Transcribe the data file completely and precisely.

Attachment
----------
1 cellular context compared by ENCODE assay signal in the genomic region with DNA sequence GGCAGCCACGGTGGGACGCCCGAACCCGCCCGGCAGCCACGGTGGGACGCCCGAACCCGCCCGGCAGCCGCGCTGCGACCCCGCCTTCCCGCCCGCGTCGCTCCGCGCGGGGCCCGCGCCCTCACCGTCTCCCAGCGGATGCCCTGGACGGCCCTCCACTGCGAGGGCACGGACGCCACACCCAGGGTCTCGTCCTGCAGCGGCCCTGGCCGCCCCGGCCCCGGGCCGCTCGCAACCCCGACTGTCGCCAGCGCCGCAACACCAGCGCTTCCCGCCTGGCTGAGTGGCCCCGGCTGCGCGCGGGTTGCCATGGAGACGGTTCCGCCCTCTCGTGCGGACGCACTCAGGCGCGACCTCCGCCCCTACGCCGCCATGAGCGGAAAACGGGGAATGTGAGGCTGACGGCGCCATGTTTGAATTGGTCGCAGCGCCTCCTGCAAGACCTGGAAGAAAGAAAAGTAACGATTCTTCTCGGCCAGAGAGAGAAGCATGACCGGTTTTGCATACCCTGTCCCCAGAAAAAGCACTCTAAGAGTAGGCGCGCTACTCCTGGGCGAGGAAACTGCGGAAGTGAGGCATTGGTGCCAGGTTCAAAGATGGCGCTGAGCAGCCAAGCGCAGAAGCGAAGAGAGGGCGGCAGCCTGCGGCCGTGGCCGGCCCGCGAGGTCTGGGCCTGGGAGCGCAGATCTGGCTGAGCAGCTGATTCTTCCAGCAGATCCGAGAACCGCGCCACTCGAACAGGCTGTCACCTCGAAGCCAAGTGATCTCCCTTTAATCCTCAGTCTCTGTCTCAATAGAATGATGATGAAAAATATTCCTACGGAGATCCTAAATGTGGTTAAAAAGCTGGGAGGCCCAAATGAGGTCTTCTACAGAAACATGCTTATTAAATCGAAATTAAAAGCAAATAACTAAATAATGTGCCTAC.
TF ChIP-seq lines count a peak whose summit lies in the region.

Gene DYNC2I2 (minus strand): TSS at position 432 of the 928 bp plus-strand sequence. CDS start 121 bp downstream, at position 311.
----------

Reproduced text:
1 cellular context compared by ENCODE assay signal in the genomic region with DNA sequence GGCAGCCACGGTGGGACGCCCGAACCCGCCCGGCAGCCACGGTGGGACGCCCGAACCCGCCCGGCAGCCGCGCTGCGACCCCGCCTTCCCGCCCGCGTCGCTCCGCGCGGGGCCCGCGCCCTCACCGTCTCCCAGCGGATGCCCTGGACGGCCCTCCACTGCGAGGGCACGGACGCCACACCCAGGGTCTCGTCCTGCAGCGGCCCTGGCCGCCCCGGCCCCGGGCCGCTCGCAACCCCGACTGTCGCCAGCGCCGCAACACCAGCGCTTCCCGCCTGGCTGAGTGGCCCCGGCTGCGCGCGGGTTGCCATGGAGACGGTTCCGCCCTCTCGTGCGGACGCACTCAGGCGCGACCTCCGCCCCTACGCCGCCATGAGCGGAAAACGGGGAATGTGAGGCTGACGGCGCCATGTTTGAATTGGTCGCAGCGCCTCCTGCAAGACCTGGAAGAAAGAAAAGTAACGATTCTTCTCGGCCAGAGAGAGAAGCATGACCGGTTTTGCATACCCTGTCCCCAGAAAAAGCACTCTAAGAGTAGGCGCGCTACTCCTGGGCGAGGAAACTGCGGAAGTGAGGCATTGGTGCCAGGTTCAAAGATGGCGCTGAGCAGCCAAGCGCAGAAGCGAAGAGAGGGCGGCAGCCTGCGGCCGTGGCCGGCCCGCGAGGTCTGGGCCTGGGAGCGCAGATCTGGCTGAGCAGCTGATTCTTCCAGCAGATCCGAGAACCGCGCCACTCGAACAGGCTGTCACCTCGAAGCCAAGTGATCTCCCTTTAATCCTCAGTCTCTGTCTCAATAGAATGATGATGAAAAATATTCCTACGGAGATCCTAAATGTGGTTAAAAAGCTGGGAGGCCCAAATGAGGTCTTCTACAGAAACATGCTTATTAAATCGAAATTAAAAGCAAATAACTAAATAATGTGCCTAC.
TF ChIP-seq lines count a peak whose summit lies in the region.

Gene DYNC2I2 (minus strand): TSS at position 432 of the 928 bp plus-strand sequence. CDS start 121 bp downstream, at position 311.